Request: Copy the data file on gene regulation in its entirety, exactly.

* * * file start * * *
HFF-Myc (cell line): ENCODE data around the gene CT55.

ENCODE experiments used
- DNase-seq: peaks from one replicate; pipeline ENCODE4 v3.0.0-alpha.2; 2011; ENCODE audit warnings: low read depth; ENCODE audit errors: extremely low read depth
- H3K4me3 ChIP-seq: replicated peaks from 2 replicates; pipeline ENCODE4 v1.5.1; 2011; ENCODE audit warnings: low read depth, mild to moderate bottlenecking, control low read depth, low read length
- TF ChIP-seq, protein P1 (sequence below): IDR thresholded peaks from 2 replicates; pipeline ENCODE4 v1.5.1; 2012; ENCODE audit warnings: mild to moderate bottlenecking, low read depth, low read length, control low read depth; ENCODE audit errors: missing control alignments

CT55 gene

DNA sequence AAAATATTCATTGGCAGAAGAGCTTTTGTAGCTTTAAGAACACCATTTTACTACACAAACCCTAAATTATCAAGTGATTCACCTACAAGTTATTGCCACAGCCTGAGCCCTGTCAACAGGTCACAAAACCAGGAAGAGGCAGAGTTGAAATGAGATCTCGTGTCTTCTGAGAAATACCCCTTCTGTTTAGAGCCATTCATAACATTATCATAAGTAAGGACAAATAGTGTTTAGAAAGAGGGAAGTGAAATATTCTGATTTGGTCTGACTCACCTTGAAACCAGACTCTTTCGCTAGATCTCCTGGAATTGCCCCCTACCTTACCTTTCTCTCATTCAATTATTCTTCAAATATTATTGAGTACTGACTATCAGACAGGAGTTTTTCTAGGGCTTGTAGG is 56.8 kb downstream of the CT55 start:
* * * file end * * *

HFF-Myc (cell line): ENCODE data around the gene CT55.

ENCODE experiments used
- DNase-seq: peaks from one replicate; pipeline ENCODE4 v3.0.0-alpha.2; 2011; ENCODE audit warnings: low read depth; ENCODE audit errors: extremely low read depth
- H3K4me3 ChIP-seq: replicated peaks from 2 replicates; pipeline ENCODE4 v1.5.1; 2011; ENCODE audit warnings: low read depth, mild to moderate bottlenecking, control low read depth, low read length
- TF ChIP-seq, protein P1 (sequence below): IDR thresholded peaks from 2 replicates; pipeline ENCODE4 v1.5.1; 2012; ENCODE audit warnings: mild to moderate bottlenecking, low read depth, low read length, control low read depth; ENCODE audit errors: missing control alignments

CT55 gene

DNA sequence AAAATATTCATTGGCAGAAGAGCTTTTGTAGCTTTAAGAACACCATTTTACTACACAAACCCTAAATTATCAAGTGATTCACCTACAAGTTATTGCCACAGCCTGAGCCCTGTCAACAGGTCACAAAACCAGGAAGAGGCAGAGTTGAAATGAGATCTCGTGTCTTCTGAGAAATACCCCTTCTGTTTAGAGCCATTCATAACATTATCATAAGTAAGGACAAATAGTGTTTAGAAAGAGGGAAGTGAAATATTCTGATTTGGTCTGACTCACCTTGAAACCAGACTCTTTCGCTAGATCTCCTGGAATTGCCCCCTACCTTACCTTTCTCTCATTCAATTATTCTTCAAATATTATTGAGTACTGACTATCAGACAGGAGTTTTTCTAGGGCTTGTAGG is 56.8 kb downstream of the CT55 start: